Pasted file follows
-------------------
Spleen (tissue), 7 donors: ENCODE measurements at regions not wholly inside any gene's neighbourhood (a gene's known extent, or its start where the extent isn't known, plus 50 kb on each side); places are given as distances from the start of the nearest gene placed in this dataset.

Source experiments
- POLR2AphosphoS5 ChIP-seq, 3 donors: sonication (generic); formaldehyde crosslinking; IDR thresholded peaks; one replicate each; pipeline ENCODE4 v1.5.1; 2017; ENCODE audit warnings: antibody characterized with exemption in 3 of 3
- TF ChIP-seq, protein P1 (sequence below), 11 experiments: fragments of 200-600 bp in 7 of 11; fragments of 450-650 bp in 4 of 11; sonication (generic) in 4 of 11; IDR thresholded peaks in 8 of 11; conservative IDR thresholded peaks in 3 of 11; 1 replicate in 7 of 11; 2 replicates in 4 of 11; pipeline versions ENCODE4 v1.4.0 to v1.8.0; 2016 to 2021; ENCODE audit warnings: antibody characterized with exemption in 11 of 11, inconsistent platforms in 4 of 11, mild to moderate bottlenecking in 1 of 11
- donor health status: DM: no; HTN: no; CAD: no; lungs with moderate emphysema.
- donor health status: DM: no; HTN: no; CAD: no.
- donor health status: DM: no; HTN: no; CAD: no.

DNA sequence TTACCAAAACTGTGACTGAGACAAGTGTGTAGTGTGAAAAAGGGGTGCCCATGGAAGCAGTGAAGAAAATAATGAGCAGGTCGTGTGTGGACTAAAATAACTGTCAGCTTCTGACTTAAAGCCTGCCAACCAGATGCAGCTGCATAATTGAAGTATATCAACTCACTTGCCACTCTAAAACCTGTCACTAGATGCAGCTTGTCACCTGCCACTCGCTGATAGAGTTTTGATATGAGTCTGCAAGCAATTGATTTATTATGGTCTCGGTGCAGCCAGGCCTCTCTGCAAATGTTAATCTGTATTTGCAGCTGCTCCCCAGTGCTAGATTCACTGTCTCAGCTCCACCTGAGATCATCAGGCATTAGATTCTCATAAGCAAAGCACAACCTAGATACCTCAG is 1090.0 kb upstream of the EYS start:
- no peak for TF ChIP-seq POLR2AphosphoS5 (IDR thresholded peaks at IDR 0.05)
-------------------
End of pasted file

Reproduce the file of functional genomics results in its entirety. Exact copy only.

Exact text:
Spleen (tissue), 7 donors: ENCODE measurements at regions not wholly inside any gene's neighbourhood (a gene's known extent, or its start where the extent isn't known, plus 50 kb on each side); places are given as distances from the start of the nearest gene placed in this dataset.

Source experiments
- POLR2AphosphoS5 ChIP-seq, 3 donors: sonication (generic); formaldehyde crosslinking; IDR thresholded peaks; one replicate each; pipeline ENCODE4 v1.5.1; 2017; ENCODE audit warnings: antibody characterized with exemption in 3 of 3
- TF ChIP-seq, protein P1 (sequence below), 11 experiments: fragments of 200-600 bp in 7 of 11; fragments of 450-650 bp in 4 of 11; sonication (generic) in 4 of 11; IDR thresholded peaks in 8 of 11; conservative IDR thresholded peaks in 3 of 11; 1 replicate in 7 of 11; 2 replicates in 4 of 11; pipeline versions ENCODE4 v1.4.0 to v1.8.0; 2016 to 2021; ENCODE audit warnings: antibody characterized with exemption in 11 of 11, inconsistent platforms in 4 of 11, mild to moderate bottlenecking in 1 of 11
- donor health status: DM: no; HTN: no; CAD: no; lungs with moderate emphysema.
- donor health status: DM: no; HTN: no; CAD: no.
- donor health status: DM: no; HTN: no; CAD: no.

DNA sequence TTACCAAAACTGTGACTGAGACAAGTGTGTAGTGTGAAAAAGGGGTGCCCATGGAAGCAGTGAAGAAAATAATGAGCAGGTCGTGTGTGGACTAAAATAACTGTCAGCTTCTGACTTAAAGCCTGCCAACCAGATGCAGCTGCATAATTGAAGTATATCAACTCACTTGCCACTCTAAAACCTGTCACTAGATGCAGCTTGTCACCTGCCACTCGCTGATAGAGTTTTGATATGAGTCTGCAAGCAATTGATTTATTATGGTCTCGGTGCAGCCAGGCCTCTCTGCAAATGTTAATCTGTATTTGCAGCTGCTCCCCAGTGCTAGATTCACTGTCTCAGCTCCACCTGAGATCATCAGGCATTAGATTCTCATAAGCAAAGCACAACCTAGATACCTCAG is 1090.0 kb upstream of the EYS start:
- no peak for TF ChIP-seq POLR2AphosphoS5 (IDR thresholded peaks at IDR 0.05)